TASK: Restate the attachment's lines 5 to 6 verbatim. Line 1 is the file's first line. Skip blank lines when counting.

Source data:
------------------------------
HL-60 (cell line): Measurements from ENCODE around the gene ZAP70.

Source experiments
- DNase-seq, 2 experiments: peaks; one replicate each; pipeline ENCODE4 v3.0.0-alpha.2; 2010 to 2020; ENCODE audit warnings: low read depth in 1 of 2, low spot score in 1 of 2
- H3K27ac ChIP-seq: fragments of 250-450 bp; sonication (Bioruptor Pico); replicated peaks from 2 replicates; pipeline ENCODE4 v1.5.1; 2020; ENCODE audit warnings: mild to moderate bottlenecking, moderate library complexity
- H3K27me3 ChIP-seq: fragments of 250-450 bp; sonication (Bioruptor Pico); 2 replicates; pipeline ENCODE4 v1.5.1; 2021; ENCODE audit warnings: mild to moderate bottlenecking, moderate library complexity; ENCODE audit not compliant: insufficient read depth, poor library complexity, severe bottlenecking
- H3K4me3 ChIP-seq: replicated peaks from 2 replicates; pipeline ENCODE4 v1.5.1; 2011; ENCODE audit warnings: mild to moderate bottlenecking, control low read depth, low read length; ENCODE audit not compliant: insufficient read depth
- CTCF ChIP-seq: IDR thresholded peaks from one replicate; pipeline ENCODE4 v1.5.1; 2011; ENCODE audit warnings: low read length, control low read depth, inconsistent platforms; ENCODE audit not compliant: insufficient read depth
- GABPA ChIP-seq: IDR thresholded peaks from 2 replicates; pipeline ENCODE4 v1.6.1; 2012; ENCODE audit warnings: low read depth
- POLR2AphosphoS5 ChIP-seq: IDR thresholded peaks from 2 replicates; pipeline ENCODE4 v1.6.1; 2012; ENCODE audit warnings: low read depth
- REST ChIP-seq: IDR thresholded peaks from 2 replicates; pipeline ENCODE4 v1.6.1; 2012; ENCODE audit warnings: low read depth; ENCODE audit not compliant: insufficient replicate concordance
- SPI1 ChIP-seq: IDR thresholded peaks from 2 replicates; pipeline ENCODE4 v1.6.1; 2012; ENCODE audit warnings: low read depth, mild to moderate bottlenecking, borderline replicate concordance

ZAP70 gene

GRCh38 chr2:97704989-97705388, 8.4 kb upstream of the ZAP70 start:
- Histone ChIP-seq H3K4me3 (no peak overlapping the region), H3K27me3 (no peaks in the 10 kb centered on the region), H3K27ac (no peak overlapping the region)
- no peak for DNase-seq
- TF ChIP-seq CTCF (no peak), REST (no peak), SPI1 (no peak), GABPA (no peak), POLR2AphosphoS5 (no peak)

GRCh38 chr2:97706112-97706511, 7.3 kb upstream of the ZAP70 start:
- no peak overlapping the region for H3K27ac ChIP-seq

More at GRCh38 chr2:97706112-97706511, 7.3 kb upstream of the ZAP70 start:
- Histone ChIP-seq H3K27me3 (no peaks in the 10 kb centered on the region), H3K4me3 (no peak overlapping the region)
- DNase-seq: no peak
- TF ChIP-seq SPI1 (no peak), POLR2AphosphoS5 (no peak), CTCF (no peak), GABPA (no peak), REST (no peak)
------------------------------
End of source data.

- H3K27me3 ChIP-seq: fragments of 250-450 bp; sonication (Bioruptor Pico); 2 replicates; pipeline ENCODE4 v1.5.1; 2021; ENCODE audit warnings: mild to moderate bottlenecking, moderate library complexity; ENCODE audit not compliant: insufficient read depth, poor library complexity, severe bottlenecking
- H3K4me3 ChIP-seq: replicated peaks from 2 replicates; pipeline ENCODE4 v1.5.1; 2011; ENCODE audit warnings: mild to moderate bottlenecking, control low read depth, low read length; ENCODE audit not compliant: insufficient read depth